With the tragic passing of one of hip-hop's legendary punchline kings and rhyming sports enthusiasts music fans all over the world has been grieving since the news of Malik Taylor's passing hit the internet last week. Taylor was a man of many names, but to most people he was known as Phife Dawg from the group that perhaps was THE epitome of '90s Hip Hop, A Tribe Called Quest. I can't think of any other MC that elevated himself from a rather mediocre spitter (in my honest opinon) on "People's Instinctive Travels..." to a quick, witted, well flowing, and unique wordsmith in just a little over a year. But that is exactly what Phife did in time for "The Low End Theory" (1991) where he played a significant role and would be the beginning of Tribe including stand-out tracks featuring Phife as the sole emcee (these include one of my all time favorite songs in "8 Million Stories"). For a jazz fanatic such myself I'd have to say that A Tribe Called Quest probably came closer than any other hip-hop group or artist (including other worthy players such as GURU, Pete Rock & CL Smooth, Digable Planets and Buckshot LeFonque) in actually chanelling the esthetics and spirits of jazz and seemingly effortlessly transcribing it into a Hip Hop language. Phife and Q-Tip often used their distinct voices in the same way an alto sax player like Cannonball and a tenor player like 'Trane either built tension in "dueling" each other or built on each other solos/verses. Not to mention the call-and-response nature of so many of their classic hooks, a main staple of american black music dating all the way back to the plantation field and becoming an important part of both jazz and blues ... And that's just in speaking about the vocal part of the group's legacy. Tribe truly introduced the power of the low end to Hip Hop, with their heavy use of the acoustic bass (or stand up bass if you will) to fantastic effect... not to mention their heavy reliance on the Fender Rhodes electric piano which instantly recognizable sound had helped define jazz since the late '60s and been especially important in soul jazz and early jazz fusion - two subgenres that would become extremely important as sample sources in Hip Hop over the coming years. But it was Tribe (and a few others like Showbiz and DJ Premier) who really started that trend. Hell they even got Ron Carter to play on "The Low End Theory"!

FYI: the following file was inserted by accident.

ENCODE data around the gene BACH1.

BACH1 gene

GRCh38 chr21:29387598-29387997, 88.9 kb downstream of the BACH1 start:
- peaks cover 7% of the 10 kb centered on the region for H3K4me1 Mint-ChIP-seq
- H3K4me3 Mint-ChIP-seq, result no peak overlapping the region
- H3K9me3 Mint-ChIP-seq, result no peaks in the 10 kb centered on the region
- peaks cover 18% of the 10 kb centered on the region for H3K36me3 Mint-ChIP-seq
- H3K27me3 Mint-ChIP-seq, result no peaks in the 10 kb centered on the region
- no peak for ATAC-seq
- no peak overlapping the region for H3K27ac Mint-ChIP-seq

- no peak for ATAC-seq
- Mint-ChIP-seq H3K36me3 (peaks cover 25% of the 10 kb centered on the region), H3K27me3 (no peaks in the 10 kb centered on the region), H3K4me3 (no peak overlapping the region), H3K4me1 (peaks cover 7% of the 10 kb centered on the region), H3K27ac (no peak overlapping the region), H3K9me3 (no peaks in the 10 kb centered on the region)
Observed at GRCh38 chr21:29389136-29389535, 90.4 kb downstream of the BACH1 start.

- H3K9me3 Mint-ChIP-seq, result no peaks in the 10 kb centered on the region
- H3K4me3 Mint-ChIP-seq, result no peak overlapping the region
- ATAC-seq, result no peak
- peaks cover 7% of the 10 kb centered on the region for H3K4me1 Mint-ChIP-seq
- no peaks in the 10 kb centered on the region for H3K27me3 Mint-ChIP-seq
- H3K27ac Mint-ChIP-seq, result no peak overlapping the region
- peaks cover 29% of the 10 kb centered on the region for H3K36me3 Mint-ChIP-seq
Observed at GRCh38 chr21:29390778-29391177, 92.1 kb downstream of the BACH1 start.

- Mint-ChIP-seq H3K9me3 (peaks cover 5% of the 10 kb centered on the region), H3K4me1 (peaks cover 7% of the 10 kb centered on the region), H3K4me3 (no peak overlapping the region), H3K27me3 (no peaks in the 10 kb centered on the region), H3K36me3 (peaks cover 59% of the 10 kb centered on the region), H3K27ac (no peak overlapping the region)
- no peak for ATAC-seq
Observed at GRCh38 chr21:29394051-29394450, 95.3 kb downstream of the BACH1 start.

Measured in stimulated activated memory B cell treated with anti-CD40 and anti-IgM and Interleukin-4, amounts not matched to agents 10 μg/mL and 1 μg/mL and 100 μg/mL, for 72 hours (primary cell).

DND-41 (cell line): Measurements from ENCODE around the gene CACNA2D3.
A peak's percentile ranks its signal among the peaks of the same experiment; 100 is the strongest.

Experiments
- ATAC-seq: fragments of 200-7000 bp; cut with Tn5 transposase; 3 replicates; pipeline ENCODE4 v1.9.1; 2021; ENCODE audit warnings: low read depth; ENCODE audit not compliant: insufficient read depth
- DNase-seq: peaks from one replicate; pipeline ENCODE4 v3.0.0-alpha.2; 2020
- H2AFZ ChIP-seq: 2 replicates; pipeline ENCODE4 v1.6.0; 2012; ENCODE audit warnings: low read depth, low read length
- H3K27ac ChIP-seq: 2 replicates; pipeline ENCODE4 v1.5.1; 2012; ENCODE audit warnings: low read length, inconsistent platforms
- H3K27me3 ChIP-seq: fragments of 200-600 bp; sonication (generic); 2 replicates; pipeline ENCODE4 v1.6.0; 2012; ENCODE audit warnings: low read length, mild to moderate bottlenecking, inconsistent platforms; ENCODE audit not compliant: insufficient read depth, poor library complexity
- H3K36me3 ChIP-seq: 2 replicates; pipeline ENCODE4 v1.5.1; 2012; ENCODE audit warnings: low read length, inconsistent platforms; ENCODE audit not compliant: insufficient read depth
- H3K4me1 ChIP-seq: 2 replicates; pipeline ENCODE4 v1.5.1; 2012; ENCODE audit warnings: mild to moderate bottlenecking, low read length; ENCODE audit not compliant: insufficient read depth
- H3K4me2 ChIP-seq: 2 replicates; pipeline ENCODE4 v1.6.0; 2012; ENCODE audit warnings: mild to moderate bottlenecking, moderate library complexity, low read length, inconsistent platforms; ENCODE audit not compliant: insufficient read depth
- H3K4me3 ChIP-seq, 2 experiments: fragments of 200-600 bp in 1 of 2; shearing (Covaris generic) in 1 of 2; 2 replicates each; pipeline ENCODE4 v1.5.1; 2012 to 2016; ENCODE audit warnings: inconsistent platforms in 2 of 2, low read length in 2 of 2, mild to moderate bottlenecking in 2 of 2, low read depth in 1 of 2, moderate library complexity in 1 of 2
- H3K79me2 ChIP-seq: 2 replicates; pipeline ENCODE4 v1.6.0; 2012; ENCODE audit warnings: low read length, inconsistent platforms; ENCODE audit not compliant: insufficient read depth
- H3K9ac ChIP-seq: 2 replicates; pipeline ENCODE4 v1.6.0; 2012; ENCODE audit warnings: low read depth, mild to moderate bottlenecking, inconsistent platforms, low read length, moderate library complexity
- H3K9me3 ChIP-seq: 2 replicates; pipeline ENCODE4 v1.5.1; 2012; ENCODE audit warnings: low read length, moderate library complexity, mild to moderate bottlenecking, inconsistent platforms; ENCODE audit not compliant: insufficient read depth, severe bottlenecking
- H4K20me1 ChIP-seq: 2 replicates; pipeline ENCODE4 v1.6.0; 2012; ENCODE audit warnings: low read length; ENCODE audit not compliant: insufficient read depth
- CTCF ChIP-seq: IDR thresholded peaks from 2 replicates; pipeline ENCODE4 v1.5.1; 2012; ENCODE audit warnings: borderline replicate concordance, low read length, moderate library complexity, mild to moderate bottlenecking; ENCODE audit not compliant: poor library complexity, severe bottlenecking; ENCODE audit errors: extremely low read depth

While some people unflinchingly give too much, sometimes all, credit to Q-Tip alone for Tribe's success story I would go as far as call that straight up blasphemous. I don't buy that for a second. Q-Tip was of course the defacto leader but his claim that he produced all of those records solely by himself I feel are strongly revisionist history - check out a track like "La Schmoove" by Fu Schnickens or the amazing remixes for BDP's "We In There" and that Ice Cube joint that Ali Shaheed produced all by himself. Or why not go back to the HHC interview with the whole group that ran around the time of "Midnight Mauraders" where both Ali and Tip was asked and answered the question what they used when producing their music. And it's a safe bet that up and until "Beats, Rhymes & Life", Phife had suggestions for additions to the music as well - that's just how it works within a group. The whole thing about Tribe could never have come from any single man of the crew, but was the result of thee great, yet different minds came together. In their 10 years as a functioning, working unit this powerhouse trio released five albums - four of them being extremely good, while their last album showed a group struggling to keep it together which is not to say that it doesn't have it's selection of bangers. Although it probably never would have happened either way it is now certain that that final Tribe reunion album will definitely never happen now, and that is a sad confirmation.